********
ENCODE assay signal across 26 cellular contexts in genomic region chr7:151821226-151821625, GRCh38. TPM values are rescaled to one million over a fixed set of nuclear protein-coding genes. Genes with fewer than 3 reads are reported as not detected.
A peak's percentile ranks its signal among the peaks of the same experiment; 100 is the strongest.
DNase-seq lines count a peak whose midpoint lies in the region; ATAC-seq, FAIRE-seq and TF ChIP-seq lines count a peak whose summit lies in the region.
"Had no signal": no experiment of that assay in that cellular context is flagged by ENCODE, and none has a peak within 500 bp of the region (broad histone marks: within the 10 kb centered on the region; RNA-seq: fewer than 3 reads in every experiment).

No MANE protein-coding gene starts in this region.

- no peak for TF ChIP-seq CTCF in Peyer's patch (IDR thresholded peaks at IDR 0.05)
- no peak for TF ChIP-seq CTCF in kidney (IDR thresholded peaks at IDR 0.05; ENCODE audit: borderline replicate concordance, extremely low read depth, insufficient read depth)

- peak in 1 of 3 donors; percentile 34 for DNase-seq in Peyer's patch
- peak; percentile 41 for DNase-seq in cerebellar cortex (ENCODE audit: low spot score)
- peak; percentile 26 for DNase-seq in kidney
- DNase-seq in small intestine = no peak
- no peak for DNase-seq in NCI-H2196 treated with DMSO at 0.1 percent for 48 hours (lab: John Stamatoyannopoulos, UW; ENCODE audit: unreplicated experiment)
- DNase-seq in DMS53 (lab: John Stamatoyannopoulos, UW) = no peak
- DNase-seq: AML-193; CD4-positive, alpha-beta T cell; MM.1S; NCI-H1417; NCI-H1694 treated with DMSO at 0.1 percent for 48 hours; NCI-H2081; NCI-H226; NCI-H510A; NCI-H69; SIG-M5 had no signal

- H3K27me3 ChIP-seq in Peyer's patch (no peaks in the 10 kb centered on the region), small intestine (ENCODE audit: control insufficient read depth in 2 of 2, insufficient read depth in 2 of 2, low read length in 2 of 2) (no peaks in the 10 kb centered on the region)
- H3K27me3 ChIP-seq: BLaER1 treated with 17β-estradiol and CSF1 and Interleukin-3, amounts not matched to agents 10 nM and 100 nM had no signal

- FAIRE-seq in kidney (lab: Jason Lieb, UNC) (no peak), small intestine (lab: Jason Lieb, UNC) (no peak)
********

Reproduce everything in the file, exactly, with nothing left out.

ENCODE assay signal across 26 cellular contexts in genomic region chr7:151821226-151821625, GRCh38. TPM values are rescaled to one million over a fixed set of nuclear protein-coding genes. Genes with fewer than 3 reads are reported as not detected.
A peak's percentile ranks its signal among the peaks of the same experiment; 100 is the strongest.
DNase-seq lines count a peak whose midpoint lies in the region; ATAC-seq, FAIRE-seq and TF ChIP-seq lines count a peak whose summit lies in the region.
"Had no signal": no experiment of that assay in that cellular context is flagged by ENCODE, and none has a peak within 500 bp of the region (broad histone marks: within the 10 kb centered on the region; RNA-seq: fewer than 3 reads in every experiment).

No MANE protein-coding gene starts in this region.

- no peak for TF ChIP-seq CTCF in Peyer's patch (IDR thresholded peaks at IDR 0.05)
- no peak for TF ChIP-seq CTCF in kidney (IDR thresholded peaks at IDR 0.05; ENCODE audit: borderline replicate concordance, extremely low read depth, insufficient read depth)

- peak in 1 of 3 donors; percentile 34 for DNase-seq in Peyer's patch
- peak; percentile 41 for DNase-seq in cerebellar cortex (ENCODE audit: low spot score)
- peak; percentile 26 for DNase-seq in kidney
- DNase-seq in small intestine = no peak
- no peak for DNase-seq in NCI-H2196 treated with DMSO at 0.1 percent for 48 hours (lab: John Stamatoyannopoulos, UW; ENCODE audit: unreplicated experiment)
- DNase-seq in DMS53 (lab: John Stamatoyannopoulos, UW) = no peak
- DNase-seq: AML-193; CD4-positive, alpha-beta T cell; MM.1S; NCI-H1417; NCI-H1694 treated with DMSO at 0.1 percent for 48 hours; NCI-H2081; NCI-H226; NCI-H510A; NCI-H69; SIG-M5 had no signal

- H3K27me3 ChIP-seq in Peyer's patch (no peaks in the 10 kb centered on the region), small intestine (ENCODE audit: control insufficient read depth in 2 of 2, insufficient read depth in 2 of 2, low read length in 2 of 2) (no peaks in the 10 kb centered on the region)
- H3K27me3 ChIP-seq: BLaER1 treated with 17β-estradiol and CSF1 and Interleukin-3, amounts not matched to agents 10 nM and 100 nM had no signal

- FAIRE-seq in kidney (lab: Jason Lieb, UNC) (no peak), small intestine (lab: Jason Lieb, UNC) (no peak)